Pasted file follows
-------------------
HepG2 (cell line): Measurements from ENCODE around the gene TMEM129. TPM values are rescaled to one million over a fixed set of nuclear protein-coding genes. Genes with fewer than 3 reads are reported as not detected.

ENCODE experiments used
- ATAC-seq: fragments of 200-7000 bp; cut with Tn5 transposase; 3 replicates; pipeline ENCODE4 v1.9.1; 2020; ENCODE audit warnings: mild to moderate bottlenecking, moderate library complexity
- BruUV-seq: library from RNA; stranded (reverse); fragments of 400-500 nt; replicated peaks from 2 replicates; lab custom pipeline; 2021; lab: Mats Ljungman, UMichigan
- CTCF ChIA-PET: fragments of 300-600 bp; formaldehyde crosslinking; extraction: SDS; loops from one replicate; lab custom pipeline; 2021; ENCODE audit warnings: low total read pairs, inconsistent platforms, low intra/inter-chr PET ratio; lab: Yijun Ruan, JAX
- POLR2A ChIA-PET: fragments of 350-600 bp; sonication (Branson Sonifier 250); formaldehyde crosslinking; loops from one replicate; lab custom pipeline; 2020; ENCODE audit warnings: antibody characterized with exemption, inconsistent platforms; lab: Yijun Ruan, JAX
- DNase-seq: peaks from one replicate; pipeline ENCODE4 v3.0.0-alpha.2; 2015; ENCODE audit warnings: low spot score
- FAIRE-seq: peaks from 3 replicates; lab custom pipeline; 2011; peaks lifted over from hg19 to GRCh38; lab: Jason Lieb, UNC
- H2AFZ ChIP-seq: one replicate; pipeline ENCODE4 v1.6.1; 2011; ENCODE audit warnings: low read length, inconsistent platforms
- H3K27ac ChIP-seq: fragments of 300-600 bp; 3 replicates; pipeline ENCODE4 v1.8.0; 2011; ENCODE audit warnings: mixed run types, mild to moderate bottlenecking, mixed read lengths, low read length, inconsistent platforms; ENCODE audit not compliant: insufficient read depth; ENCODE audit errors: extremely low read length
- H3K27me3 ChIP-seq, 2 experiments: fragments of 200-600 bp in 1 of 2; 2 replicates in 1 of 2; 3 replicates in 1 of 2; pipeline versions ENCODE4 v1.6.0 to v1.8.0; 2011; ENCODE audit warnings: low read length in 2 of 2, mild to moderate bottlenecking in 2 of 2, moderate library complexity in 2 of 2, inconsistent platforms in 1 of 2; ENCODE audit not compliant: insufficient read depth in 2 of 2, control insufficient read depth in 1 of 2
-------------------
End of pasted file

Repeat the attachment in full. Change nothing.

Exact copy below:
HepG2 (cell line): Measurements from ENCODE around the gene TMEM129. TPM values are rescaled to one million over a fixed set of nuclear protein-coding genes. Genes with fewer than 3 reads are reported as not detected.

ENCODE experiments used
- ATAC-seq: fragments of 200-7000 bp; cut with Tn5 transposase; 3 replicates; pipeline ENCODE4 v1.9.1; 2020; ENCODE audit warnings: mild to moderate bottlenecking, moderate library complexity
- BruUV-seq: library from RNA; stranded (reverse); fragments of 400-500 nt; replicated peaks from 2 replicates; lab custom pipeline; 2021; lab: Mats Ljungman, UMichigan
- CTCF ChIA-PET: fragments of 300-600 bp; formaldehyde crosslinking; extraction: SDS; loops from one replicate; lab custom pipeline; 2021; ENCODE audit warnings: low total read pairs, inconsistent platforms, low intra/inter-chr PET ratio; lab: Yijun Ruan, JAX
- POLR2A ChIA-PET: fragments of 350-600 bp; sonication (Branson Sonifier 250); formaldehyde crosslinking; loops from one replicate; lab custom pipeline; 2020; ENCODE audit warnings: antibody characterized with exemption, inconsistent platforms; lab: Yijun Ruan, JAX
- DNase-seq: peaks from one replicate; pipeline ENCODE4 v3.0.0-alpha.2; 2015; ENCODE audit warnings: low spot score
- FAIRE-seq: peaks from 3 replicates; lab custom pipeline; 2011; peaks lifted over from hg19 to GRCh38; lab: Jason Lieb, UNC
- H2AFZ ChIP-seq: one replicate; pipeline ENCODE4 v1.6.1; 2011; ENCODE audit warnings: low read length, inconsistent platforms
- H3K27ac ChIP-seq: fragments of 300-600 bp; 3 replicates; pipeline ENCODE4 v1.8.0; 2011; ENCODE audit warnings: mixed run types, mild to moderate bottlenecking, mixed read lengths, low read length, inconsistent platforms; ENCODE audit not compliant: insufficient read depth; ENCODE audit errors: extremely low read length
- H3K27me3 ChIP-seq, 2 experiments: fragments of 200-600 bp in 1 of 2; 2 replicates in 1 of 2; 3 replicates in 1 of 2; pipeline versions ENCODE4 v1.6.0 to v1.8.0; 2011; ENCODE audit warnings: low read length in 2 of 2, mild to moderate bottlenecking in 2 of 2, moderate library complexity in 2 of 2, inconsistent platforms in 1 of 2; ENCODE audit not compliant: insufficient read depth in 2 of 2, control insufficient read depth in 1 of 2